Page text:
Rwanda’s border with the Democratic Republic of Congo is open, a government official told CNN Thursday.
Olivier Nduhungirehe, minister of state for Rwanda, said that the reports of the border closing over concerns about the spread of Ebola were due to a “misunderstanding” and there had been a temporary closure due to a “technical issue.”
Rwanda’s health ministry said in a statement Thursday that travelers experienced long queues at the border on Thursday because health officials were increasing screening procedures. The ministry said it had reinforced screening at entry points since the first Ebola case was detected in Goma in July, and warned against unnecessary travel to the city.
“If we had planned to close the border, we would have informed our Congolese counterparts ahead of time. We can’t just close the border without a plan. There are no plans to close the border at this time, though we are, of course, monitoring the situation with the Ebola crisis closely,” Nduhungirehe said.
CNN has reached out to officials in Congo for comment.
Two Ebola patients in the city of Goma have died. Goma is home to more than 1 million people and is a major transit hub along the border with Rwanda.
The first Ebola patient diagnosed in Goma died on July 16, and the second patient died on Wednesday, according to World Health Organization.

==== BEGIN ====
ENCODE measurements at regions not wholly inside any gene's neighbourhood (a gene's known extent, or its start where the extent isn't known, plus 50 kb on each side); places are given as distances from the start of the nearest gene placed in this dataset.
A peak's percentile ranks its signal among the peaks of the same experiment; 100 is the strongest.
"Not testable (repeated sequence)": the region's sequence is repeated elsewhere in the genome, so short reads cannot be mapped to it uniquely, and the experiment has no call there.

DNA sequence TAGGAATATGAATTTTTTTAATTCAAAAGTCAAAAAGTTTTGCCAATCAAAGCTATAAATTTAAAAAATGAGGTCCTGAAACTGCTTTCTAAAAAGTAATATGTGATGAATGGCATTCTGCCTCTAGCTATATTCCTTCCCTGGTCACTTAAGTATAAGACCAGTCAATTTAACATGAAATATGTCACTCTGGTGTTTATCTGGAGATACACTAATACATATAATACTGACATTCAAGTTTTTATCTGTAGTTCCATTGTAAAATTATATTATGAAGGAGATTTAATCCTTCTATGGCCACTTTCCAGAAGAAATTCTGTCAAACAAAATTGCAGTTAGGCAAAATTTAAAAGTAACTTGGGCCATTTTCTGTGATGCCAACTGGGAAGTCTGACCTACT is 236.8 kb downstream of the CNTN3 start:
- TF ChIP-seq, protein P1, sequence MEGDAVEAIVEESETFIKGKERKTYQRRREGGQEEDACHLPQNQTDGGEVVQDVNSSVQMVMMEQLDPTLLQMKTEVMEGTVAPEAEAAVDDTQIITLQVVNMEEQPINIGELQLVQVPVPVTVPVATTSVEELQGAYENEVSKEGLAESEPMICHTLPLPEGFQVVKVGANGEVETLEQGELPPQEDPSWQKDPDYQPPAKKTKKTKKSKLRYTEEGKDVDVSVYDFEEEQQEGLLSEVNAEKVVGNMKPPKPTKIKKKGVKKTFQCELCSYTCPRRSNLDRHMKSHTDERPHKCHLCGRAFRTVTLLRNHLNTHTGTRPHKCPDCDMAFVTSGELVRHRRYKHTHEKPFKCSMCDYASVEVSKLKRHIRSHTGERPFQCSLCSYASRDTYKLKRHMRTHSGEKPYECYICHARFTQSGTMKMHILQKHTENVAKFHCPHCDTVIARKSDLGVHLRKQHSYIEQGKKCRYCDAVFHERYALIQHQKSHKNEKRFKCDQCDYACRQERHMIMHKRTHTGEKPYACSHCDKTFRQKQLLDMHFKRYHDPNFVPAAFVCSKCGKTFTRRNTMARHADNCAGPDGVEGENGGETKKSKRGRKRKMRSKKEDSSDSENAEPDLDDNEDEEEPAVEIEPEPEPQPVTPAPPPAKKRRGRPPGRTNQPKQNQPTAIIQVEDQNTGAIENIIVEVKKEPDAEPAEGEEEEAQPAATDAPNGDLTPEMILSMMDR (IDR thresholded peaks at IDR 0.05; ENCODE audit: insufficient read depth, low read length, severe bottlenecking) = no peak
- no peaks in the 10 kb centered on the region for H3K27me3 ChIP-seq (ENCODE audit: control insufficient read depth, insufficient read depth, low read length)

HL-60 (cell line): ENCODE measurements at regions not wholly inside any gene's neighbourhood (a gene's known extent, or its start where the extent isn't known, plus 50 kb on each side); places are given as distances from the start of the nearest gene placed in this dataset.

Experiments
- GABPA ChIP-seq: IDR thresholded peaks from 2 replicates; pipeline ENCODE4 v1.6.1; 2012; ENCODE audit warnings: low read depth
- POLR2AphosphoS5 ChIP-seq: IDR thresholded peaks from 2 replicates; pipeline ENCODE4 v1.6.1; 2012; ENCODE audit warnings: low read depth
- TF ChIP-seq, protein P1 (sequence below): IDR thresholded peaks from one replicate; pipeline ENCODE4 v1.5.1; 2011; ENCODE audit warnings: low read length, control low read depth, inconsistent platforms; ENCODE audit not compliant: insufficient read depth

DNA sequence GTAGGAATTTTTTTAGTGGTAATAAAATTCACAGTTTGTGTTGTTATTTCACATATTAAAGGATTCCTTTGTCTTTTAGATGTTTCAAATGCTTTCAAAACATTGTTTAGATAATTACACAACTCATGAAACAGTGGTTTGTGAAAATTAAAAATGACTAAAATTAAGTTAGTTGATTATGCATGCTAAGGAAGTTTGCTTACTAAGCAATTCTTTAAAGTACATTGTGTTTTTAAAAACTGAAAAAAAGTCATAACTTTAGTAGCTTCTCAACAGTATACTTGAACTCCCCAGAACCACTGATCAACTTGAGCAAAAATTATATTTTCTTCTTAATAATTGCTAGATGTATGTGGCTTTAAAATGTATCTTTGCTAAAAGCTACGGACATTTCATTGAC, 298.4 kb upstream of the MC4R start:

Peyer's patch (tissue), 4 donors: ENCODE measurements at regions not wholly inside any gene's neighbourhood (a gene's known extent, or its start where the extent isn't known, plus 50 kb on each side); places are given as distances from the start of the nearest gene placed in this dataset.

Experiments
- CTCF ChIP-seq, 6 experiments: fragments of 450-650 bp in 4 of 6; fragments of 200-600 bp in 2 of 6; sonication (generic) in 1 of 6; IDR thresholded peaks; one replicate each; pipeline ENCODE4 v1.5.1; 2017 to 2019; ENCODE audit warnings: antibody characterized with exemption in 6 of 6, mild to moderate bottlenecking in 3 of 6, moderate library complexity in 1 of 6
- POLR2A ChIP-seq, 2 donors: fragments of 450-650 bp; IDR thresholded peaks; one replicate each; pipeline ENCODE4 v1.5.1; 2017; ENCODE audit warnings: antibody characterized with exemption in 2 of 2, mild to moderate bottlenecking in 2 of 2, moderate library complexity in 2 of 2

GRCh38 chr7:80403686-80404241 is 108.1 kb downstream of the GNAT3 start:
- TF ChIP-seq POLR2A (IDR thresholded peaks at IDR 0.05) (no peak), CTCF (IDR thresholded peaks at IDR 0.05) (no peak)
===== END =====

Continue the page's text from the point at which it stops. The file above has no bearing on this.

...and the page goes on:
On July 17, a day after the first Goma patient died, WHO declared the Ebola outbreak a Public Health Emergency of International Concern. The Congo Ebola outbreak is the second largest and second deadliest in history, and has killed more than 1,800 people.
Worries about the spread of Ebola
A third case of Ebola was confirmed in Goma on Thursday.
Jinane Saad, spokesperson for Médecins Sans Frontières, told CNN the latest Ebola patient in Goma was identified after health ministry officials followed up with those who had close contact with the second patient.
“The patient was safely isolated and provided with the necessary medical care. Due to patient confidentiality we cannot reveal health status details of this individual,” Saad said, adding that other individuals were identified and admitted in the MSF-supported Ebola Treatment Centre in the Provincial Hospital in Goma.
The third patient is a relative of the second, who had traveled through outbreak areas before falling ill, according to Dr. Henry Walke, director of the Division of Preparedness and Emerging Infections at the US Centers for Disease Control and Prevention.
These cases, which are not linked to the first case from July, live in the same household on the outskirts of Goma, Walke told reporters Thursday – exactly one year since an outbreak was declared in Congo. The investigation is ongoing, he added.
Ebola virus disease can cause fever, headache, muscle pain, vomiting, diarrhea and unexplained bleeding, among other symptoms. The virus was first identified in 1976 when outbreaks occurred near the Ebola River in Congo.
WHO officials have long worried about Ebola’s arrival in Goma. Its large, highly mobile population raises the risk of the virus spreading.
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WHO Director General Tedros Adhanom Ghebreyesus on Wednesday said health screenings at border crossings had been reinforced and 24-hour monitoring has been implemented at the airport.
Ghebreyesus added that more than 5,000 health workers have been vaccinated against Ebola in the city and health centers have been trained and provided equipment to improve infection prevention and control.
CNN’s Michael Nedelman contributed to this report.